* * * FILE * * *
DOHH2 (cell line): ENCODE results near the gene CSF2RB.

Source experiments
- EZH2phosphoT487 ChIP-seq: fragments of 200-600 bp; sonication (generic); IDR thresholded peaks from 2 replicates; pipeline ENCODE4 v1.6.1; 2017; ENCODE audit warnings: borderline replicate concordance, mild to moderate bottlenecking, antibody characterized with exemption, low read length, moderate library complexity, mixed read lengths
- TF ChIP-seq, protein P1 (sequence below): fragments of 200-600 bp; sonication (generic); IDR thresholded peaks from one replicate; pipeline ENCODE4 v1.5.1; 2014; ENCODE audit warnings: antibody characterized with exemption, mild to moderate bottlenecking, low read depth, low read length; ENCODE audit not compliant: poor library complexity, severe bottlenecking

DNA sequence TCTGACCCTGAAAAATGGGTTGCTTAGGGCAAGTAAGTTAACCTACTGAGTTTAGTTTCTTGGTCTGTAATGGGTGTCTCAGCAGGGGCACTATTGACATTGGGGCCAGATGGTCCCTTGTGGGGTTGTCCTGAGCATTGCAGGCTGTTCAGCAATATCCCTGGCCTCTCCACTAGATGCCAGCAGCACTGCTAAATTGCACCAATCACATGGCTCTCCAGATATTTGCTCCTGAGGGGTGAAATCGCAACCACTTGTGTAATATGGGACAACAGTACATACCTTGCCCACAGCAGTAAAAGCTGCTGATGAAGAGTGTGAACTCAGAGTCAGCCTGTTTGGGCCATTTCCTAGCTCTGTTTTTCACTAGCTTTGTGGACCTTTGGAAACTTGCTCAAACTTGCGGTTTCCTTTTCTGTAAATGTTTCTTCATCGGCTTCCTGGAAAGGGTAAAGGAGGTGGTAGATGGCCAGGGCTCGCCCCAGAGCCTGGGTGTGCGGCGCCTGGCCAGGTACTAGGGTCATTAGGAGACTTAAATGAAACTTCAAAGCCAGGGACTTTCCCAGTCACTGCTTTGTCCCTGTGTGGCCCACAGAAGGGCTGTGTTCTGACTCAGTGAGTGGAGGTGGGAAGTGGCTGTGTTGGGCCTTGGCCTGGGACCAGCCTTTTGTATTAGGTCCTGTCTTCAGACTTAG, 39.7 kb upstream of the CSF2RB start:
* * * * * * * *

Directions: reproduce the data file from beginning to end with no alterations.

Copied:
DOHH2 (cell line): ENCODE results near the gene CSF2RB.

Source experiments
- EZH2phosphoT487 ChIP-seq: fragments of 200-600 bp; sonication (generic); IDR thresholded peaks from 2 replicates; pipeline ENCODE4 v1.6.1; 2017; ENCODE audit warnings: borderline replicate concordance, mild to moderate bottlenecking, antibody characterized with exemption, low read length, moderate library complexity, mixed read lengths
- TF ChIP-seq, protein P1 (sequence below): fragments of 200-600 bp; sonication (generic); IDR thresholded peaks from one replicate; pipeline ENCODE4 v1.5.1; 2014; ENCODE audit warnings: antibody characterized with exemption, mild to moderate bottlenecking, low read depth, low read length; ENCODE audit not compliant: poor library complexity, severe bottlenecking

DNA sequence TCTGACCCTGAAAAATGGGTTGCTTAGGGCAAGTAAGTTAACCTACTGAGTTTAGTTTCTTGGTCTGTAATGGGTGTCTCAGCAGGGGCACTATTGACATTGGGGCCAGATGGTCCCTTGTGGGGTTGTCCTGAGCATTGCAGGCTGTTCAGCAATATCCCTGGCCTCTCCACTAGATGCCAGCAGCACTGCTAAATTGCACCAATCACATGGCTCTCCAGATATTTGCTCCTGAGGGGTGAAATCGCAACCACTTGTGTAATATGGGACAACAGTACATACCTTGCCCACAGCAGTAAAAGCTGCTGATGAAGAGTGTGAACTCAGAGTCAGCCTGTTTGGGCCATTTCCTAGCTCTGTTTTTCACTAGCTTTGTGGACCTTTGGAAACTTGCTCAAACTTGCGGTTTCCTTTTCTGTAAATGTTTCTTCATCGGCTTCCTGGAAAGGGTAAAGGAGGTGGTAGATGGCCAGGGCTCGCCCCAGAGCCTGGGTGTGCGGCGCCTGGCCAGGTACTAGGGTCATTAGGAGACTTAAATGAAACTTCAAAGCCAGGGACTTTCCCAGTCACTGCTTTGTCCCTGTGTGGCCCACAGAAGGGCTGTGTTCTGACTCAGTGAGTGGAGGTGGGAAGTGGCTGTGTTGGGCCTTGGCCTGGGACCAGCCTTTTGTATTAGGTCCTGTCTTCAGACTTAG, 39.7 kb upstream of the CSF2RB start: